Itâ€™s my opinion that many agents donâ€™t fully grasp the process of performing an accurate market analysis. This opinion comes from 19 years as a certified appraiser that has provided past training to agents exactly about this. As an appraiser I hated hearing â€œâ€¦but my agent saidâ€¦â€ and the information the agent provided would be way off base and the value invariably high.
Simply put, a comp is â€œa reasonable alternative purchase to the subjectâ€; there will not be a â€œperfectâ€ comp. Any comp should be functionally equivalent to the subject; it should meet the same needs of the buyer. In addition to physical characteristics, it should be similar in locational desirability, condition and construction quality. I start looking for comps in the neighborhood and work out; ideally as far as the same school district (elementary first to high school last). Adjustments are made to the comps for differences between them and your home.
Another issue appraisers have with agents is room classification and living area. Itâ€™s common practice to include rooms below grade in the room count, functionally this might work but when an appraisal is complete any basement finished area is considered separately. Square footage is also not typically provided in GA listings due to inconsistent data and reporting. Just these two issues can make a 3BR 1800sf ranch into a 4/5BR 2600sf two story and thatâ€™s what agents see.
When we prepare our â€œReasonable Expectationsâ€ package we comp your home to both active and sold homes; what homes are listed for is one thing, what they actually sell for and concessions sellers make are another. Additionally we use Redlink for our physical data, this is a data base of information provided by appraisers and it is much more accurate than tax data which is very weak at best.
In your situation it appears that the comps the agent used are not accurate so unless something is missing in your post, you probably donâ€™t have a reliable indication of value. The fact that several agents missed the market seems to reinforce the idea that agents are still telling sellers what they want to hear just to have a sign in the yard. Itâ€™s not easy looking across the table and telling a seller that they are in trouble, but a good agent has to do that.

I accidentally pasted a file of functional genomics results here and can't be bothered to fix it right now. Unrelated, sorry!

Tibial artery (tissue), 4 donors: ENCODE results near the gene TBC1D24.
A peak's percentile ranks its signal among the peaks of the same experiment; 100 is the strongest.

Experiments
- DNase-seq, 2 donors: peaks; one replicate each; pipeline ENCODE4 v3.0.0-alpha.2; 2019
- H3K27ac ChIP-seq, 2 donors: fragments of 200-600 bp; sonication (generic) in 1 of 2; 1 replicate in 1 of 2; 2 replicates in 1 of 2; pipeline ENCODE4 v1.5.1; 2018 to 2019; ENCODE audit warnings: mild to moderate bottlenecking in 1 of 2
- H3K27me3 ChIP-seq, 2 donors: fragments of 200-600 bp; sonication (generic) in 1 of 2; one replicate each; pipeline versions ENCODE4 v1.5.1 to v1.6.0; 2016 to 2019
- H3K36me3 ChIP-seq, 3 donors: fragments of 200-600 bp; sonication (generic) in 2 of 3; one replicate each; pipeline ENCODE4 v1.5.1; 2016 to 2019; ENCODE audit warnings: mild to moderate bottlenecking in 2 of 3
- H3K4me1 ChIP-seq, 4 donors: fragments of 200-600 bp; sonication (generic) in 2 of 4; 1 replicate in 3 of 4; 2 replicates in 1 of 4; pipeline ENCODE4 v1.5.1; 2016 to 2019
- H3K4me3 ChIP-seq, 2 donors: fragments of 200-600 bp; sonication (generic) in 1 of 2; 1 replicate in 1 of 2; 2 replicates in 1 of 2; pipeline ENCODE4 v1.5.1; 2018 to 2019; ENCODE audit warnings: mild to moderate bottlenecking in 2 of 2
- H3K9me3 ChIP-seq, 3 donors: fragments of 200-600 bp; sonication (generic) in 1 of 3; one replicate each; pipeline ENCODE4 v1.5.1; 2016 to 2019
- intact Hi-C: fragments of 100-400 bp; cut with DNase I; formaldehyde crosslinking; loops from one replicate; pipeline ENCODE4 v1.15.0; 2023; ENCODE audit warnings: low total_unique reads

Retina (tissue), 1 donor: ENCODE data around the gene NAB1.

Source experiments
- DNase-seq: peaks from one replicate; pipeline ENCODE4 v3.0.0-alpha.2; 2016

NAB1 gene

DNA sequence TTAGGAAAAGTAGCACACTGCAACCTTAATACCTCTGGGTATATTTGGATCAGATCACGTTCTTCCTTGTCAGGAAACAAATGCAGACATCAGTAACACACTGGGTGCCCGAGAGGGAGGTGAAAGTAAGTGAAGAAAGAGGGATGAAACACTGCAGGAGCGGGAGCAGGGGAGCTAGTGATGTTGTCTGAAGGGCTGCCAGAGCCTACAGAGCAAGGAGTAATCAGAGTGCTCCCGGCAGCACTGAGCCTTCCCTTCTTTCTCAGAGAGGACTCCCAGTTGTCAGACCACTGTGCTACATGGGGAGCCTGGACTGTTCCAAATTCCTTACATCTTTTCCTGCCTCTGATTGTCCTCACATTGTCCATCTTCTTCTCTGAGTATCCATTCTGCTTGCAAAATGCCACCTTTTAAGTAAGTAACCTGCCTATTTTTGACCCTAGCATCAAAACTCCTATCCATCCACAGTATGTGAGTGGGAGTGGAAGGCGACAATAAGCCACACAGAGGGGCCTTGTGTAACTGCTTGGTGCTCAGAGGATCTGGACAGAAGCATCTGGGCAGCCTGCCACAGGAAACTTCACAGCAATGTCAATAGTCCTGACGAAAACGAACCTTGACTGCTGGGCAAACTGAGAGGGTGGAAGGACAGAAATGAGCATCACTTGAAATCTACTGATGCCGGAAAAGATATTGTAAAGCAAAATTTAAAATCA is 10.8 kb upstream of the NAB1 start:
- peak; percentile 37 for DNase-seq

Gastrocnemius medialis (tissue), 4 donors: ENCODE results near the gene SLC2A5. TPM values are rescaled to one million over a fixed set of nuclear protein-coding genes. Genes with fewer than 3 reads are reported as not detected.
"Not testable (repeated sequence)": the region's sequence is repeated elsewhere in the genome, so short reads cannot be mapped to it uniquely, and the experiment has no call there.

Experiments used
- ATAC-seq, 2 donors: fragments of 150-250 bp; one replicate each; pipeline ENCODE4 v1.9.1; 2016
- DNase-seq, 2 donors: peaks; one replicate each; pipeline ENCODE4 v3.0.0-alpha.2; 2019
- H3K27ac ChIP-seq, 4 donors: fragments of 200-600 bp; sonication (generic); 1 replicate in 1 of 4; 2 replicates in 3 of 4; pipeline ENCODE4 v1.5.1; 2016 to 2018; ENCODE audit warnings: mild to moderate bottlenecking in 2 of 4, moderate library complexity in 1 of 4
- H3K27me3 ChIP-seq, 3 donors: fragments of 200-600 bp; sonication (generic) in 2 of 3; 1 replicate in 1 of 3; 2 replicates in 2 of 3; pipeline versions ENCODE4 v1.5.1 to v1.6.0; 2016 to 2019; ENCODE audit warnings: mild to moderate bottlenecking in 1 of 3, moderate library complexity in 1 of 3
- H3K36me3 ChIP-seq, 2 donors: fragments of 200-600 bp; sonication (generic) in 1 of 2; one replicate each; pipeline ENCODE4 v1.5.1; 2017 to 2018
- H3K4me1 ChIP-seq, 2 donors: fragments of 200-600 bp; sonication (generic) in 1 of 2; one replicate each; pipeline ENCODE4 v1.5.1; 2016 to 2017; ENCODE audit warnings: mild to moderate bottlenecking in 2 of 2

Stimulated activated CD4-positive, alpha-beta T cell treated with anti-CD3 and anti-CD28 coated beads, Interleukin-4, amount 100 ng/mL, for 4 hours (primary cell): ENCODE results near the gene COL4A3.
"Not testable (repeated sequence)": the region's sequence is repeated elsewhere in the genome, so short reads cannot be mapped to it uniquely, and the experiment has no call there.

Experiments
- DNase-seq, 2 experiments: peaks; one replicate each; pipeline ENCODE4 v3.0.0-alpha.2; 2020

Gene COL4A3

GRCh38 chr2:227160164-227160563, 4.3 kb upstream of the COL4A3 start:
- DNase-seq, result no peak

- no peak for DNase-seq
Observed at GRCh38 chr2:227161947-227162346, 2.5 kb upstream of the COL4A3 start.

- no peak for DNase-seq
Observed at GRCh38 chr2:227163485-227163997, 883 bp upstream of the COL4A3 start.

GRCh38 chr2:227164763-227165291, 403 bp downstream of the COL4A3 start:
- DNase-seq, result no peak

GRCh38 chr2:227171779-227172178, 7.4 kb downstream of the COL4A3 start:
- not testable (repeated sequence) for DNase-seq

My last comment is for you and other sellers; what I present to you is hard data, not opinion. My role is to advise and ensure that your needs are taken care of with the best outcome possible. Sellers tell me â€œI thinkâ€¦ I wantâ€¦ I need... I paidâ€¦â€ and that really means nothing in this market. The market will determine what your home is ultimately worth, itâ€™s our job to educate you about all of this ahead of time so that you can properly prepare.
You can see much more on how square footage is determined and how we present our â€œReasonable Expectationsâ€ information at my web site â€“ I encourage you to visit it and call with any questions.
Hank Miller, SRA, ABR
Associate Broker & Certified Appraiser
RE/MAX Greater Atlanta
Those comps, if different, should be adjusted in price to account for those differences...or if there are similar sold comps within a mile outside the neighborhood, that sold within the last 6 months they may be used as well. We have sold many homes in Cumming and would be happy to meet with you to see your home and discuss comps, pricing and the current market. To see an example of a home we currently have listed in Cumming go to http://www.6540TylerWay.com or go to featured listings on our website, http://www.keylocationsforyou.com.
Keller Williams Realty North Atlanta
I understand why you think that way, and I agree with you, it will NOT be Fair fi the comp compares your house to others that are smaller, with less upgrades..
This is exactly why you need to interview the agents who are actually famiiliar with the properties they compare your house to.